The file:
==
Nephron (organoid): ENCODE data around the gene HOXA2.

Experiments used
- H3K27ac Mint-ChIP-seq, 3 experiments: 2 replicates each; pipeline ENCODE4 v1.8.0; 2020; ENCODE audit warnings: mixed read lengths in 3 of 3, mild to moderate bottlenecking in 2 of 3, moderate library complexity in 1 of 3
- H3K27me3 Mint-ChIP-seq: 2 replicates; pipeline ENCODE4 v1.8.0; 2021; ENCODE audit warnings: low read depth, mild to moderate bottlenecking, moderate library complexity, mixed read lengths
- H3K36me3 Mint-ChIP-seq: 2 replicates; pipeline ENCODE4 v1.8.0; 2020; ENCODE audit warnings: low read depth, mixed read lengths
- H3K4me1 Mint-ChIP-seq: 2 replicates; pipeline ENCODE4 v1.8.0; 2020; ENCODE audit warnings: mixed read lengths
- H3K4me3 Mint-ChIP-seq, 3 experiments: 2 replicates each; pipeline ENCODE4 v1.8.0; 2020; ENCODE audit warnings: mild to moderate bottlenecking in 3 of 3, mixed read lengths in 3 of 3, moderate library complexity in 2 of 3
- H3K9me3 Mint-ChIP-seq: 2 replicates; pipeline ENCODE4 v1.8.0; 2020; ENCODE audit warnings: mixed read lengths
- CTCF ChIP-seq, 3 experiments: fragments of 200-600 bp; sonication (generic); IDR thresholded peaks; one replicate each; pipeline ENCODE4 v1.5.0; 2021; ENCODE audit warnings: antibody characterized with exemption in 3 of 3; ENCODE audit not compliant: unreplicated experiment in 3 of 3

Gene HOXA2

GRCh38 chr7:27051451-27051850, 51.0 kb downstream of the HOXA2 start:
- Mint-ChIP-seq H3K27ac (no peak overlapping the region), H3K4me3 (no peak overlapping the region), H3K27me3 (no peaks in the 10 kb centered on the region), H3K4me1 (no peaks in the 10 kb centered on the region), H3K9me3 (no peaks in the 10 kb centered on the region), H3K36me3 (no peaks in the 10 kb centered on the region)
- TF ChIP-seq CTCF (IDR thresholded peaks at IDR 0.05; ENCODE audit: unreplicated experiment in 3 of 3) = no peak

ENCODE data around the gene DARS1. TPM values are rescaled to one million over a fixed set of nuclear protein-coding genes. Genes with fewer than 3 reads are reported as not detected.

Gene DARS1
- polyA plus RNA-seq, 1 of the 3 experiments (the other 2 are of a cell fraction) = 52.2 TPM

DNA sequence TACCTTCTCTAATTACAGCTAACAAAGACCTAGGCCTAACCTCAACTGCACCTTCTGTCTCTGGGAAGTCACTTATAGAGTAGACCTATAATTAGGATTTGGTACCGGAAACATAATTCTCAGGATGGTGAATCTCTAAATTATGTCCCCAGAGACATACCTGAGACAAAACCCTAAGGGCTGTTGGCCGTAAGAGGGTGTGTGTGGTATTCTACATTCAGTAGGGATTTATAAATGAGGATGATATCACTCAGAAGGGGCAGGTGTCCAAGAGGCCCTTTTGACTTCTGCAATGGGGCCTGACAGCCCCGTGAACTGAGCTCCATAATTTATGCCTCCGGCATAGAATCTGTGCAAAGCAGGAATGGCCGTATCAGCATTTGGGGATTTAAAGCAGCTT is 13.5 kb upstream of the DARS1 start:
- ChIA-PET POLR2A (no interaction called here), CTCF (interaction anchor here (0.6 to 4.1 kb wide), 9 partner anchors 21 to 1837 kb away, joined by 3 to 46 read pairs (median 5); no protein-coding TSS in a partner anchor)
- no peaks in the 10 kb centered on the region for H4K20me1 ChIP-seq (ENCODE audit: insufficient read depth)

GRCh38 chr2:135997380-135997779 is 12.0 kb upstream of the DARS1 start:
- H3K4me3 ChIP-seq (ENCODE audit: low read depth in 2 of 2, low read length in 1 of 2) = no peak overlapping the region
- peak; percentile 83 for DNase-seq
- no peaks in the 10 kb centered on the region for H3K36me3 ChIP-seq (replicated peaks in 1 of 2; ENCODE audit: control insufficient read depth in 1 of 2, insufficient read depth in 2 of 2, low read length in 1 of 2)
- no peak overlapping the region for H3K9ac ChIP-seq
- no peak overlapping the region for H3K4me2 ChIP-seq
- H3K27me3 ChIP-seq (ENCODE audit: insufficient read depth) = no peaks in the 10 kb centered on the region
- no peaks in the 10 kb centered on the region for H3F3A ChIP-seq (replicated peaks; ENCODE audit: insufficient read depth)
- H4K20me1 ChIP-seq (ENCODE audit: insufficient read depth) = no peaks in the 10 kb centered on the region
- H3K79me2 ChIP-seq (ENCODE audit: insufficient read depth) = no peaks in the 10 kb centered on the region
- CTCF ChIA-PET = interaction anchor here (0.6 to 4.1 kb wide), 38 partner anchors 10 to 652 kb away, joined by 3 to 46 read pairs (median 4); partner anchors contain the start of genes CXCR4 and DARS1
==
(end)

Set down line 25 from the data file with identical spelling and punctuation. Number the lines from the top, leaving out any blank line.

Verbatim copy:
- no peak overlapping the region for H3K4me2 ChIP-seq